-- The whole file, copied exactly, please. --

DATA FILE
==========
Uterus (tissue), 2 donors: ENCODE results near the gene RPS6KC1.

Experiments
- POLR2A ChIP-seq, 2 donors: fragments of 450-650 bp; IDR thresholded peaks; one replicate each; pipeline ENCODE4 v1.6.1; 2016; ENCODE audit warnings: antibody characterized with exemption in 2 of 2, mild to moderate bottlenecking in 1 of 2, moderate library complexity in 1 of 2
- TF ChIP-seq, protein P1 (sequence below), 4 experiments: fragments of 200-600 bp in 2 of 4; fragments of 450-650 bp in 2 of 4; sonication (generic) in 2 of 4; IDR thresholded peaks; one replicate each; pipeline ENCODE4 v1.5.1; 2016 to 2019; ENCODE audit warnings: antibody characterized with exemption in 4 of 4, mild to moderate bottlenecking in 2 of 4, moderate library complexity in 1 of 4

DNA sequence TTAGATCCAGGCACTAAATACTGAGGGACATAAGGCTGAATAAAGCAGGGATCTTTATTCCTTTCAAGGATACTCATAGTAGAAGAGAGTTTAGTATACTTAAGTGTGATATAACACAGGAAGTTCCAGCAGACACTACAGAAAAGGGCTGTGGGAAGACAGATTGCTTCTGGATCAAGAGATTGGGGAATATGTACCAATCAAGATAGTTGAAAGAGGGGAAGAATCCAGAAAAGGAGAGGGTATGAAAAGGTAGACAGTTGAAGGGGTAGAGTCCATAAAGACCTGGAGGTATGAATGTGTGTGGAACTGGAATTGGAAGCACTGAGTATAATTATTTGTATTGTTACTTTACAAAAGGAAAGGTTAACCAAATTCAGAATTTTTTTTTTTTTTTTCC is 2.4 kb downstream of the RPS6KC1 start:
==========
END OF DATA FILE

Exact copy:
Uterus (tissue), 2 donors: ENCODE results near the gene RPS6KC1.

Experiments
- POLR2A ChIP-seq, 2 donors: fragments of 450-650 bp; IDR thresholded peaks; one replicate each; pipeline ENCODE4 v1.6.1; 2016; ENCODE audit warnings: antibody characterized with exemption in 2 of 2, mild to moderate bottlenecking in 1 of 2, moderate library complexity in 1 of 2
- TF ChIP-seq, protein P1 (sequence below), 4 experiments: fragments of 200-600 bp in 2 of 4; fragments of 450-650 bp in 2 of 4; sonication (generic) in 2 of 4; IDR thresholded peaks; one replicate each; pipeline ENCODE4 v1.5.1; 2016 to 2019; ENCODE audit warnings: antibody characterized with exemption in 4 of 4, mild to moderate bottlenecking in 2 of 4, moderate library complexity in 1 of 4

DNA sequence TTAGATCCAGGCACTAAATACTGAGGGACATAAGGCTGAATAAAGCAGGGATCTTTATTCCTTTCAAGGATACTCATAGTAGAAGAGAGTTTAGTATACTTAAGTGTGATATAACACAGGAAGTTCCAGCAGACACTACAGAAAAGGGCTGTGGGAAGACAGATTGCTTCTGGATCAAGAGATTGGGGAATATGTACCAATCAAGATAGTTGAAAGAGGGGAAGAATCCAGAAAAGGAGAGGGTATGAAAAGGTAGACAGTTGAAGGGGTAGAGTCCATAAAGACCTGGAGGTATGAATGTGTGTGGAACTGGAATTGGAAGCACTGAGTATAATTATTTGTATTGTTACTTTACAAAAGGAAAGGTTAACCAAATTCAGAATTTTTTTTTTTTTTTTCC is 2.4 kb downstream of the RPS6KC1 start: